Decorating with flowers

Flower arrangements can be as vital to the style and decoration of a room as the curtains and cushions. If they are to add to a room and enhance its style, you need to do more than simply create a beautiful arrangement: the flowers and the arrangement need to be planned with the style and colour scheme of your room in mind. Is the style in the room simple or dignified, austere or elaborate, modern or traditional? Is there a particular colour which the flower arrangement might pick up? Or some feature – alcove, mirror, fireplace, bookcase, polished table – which flowers could enhance or which would show them off to maximum advantage? In a room of pale blue and white, for instance, hard yellow and red flowers would be out of place; while soft mauves and pinks, some deep purple or wine for contrast, and white or pale yellow flowers would be best; with silvery-grey foliage and in a silver container if possible. A room with a particularly beautiful carpet woven with Roses of vivid pinks and reds might be just right for abundant cut glass bowls of real Roses in equally vivid colours. In a sparsely furnished room with a deliberately austere look, a massed arrangement would spoil the mood. A few flowers with some bare branches or just an arrangement of leaves in bold shapes (Hosta, Bergenia or Monstera) would be more appropriate, in a container of simple shape. Against a dark-coloured wall, an all-white group could look particularly effective, especially if spot-lighted from above.

An old dresser might have its vertical lines emphasized decoratively by keeping on its shelves not just a row of plates, but a varied selection of small bowls, each with its own little Victorian-style posy.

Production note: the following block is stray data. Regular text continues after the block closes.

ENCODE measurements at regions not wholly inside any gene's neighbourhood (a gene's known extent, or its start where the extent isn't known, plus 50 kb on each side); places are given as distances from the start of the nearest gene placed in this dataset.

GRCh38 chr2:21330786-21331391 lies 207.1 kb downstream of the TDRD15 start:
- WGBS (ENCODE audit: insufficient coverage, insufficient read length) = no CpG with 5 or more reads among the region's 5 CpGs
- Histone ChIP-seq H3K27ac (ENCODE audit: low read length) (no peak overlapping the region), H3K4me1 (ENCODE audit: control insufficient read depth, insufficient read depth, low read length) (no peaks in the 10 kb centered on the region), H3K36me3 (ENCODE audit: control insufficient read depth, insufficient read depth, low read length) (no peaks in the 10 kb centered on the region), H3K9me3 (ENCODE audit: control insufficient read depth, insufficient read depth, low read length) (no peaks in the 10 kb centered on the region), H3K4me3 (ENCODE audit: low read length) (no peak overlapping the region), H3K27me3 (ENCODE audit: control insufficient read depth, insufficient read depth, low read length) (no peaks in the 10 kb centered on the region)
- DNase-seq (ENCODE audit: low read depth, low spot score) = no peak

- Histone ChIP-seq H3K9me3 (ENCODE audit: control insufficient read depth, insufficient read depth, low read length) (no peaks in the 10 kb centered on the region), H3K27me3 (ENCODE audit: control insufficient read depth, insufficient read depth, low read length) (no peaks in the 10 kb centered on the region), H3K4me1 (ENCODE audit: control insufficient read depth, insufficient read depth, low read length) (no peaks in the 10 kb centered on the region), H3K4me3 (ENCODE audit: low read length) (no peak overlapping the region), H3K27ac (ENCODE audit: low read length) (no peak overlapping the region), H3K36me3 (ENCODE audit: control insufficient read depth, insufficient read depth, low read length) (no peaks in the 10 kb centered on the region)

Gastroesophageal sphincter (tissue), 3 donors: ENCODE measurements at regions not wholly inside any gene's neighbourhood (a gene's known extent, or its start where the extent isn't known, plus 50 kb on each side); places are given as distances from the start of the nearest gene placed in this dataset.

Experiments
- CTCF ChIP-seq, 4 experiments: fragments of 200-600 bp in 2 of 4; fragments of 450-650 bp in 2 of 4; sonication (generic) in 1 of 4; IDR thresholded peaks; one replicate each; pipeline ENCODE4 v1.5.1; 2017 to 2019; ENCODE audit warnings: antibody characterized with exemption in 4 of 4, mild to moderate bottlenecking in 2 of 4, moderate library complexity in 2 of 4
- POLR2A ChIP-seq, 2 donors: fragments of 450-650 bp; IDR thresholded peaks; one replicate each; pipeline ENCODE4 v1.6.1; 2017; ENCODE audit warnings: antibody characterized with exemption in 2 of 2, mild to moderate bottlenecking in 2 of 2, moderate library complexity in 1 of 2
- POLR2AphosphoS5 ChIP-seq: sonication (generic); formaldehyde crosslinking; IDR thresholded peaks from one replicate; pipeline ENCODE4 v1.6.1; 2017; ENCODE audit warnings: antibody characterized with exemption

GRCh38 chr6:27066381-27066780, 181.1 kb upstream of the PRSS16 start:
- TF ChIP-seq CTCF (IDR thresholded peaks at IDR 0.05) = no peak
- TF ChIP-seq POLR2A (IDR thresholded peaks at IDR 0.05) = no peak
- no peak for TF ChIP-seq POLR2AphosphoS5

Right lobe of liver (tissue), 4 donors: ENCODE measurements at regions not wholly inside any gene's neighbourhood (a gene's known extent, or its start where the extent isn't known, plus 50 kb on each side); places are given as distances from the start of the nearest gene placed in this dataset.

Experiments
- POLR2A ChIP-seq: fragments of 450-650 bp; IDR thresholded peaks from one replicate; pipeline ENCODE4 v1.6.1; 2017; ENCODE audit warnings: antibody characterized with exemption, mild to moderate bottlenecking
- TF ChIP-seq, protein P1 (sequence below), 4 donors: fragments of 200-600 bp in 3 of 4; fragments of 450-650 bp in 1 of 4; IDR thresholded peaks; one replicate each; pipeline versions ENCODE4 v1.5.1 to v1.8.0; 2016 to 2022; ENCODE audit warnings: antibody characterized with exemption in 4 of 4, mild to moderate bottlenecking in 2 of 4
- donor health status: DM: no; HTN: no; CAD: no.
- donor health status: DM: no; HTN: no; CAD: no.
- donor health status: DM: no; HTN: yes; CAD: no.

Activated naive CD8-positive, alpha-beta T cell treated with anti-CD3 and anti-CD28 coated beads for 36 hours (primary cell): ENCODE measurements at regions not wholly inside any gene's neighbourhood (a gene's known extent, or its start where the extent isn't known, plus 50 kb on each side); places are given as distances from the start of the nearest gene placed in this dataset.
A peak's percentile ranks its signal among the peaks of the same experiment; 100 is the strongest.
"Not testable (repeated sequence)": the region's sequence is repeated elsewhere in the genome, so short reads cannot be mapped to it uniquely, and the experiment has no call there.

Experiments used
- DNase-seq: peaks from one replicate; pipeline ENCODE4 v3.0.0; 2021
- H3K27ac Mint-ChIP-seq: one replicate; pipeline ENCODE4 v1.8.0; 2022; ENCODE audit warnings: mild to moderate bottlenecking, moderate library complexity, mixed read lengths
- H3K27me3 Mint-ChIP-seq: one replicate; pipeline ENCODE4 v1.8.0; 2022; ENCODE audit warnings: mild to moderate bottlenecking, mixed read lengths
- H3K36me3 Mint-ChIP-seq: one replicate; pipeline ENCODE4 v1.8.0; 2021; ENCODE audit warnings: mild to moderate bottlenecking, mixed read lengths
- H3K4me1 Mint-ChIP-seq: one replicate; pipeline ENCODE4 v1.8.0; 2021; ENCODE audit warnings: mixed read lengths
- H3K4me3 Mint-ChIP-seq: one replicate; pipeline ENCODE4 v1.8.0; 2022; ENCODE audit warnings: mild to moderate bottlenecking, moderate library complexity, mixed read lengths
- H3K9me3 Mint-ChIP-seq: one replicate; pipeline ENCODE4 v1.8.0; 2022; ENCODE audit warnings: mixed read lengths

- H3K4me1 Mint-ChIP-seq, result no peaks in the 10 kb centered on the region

A book-lined room needs flower arrangements in strong colours that will not be dominated by the massed bookbindings. Flowers show up best if they stand against plain, not patterned, curtains or walls, and with daylight or a lamp shining on them, not coming from behind. If you hold that one large flower arrangement is more effective than several small ones dotted about a room, it can be worthwhile to decide the best spot for this and then coordinate the background, an appropriate table or pedestal or other support, and the lighting so that the setting will be ready to receive a new arrangement each week. You will then know whenever you buy or pick flowers the precise setting into which they are to go.

If there is an over-busy pattern on the wallpaper, it is a good idea to keep a large brass or silver tray leaning against the wall behind the flowers or to site them against a mirror or piece of upright furniture. In many rooms the mantlepiece is an obvious choice for flowers in summer or if modern heating has replaced the open fire. It carries the flowers at eye-level, and spread-out arrangements are easier to accommodate there – particularly branches with blossom. There is also scope here for long, low arrangements instead of round bunches, for trailing effects with Ivy or Old Man’s Beard falling gracefully over the edge of the mantlepiece, and for a double impact if a mirror hangs over the mantlepiece.

Wall-vases, too, are ideal for spreading or trailing effects at eye-level or higher. These can be bought or improvised with baskets or painted boxes hung on the wall, with a plastic pot inside them for water. With modern adhesives it is possible to fasten small containers onto tiles or low on a mirror. Such methods are useful when there is little room on furniture for flowers.

Flowers placed on large tables or other pieces of furniture may be associated with other ornaments such as china figures and pieces of silver or complementing the inlaid decoration in a marquetry surface. In such cases, both the base and the flowers should be chosen with these other features in mind, so that they will go well with their neighbours and neither clash nor dominate.

On a dining table, choice should be determined not only by the colour of the cloth or mats and the china but by some practical considerations: the need for people to see one another clearly across the table and not through a jungle, and for serving dishes to be passed unimpeded. One solution is to put a tiny bouquet in front of each place setting. Alternatively, a tall slender candelabrum might carry two or three posies above eye-level. For this arrangement, you need foil pattypans secured with plasticine above the candle-holders and filled with water. *s>^

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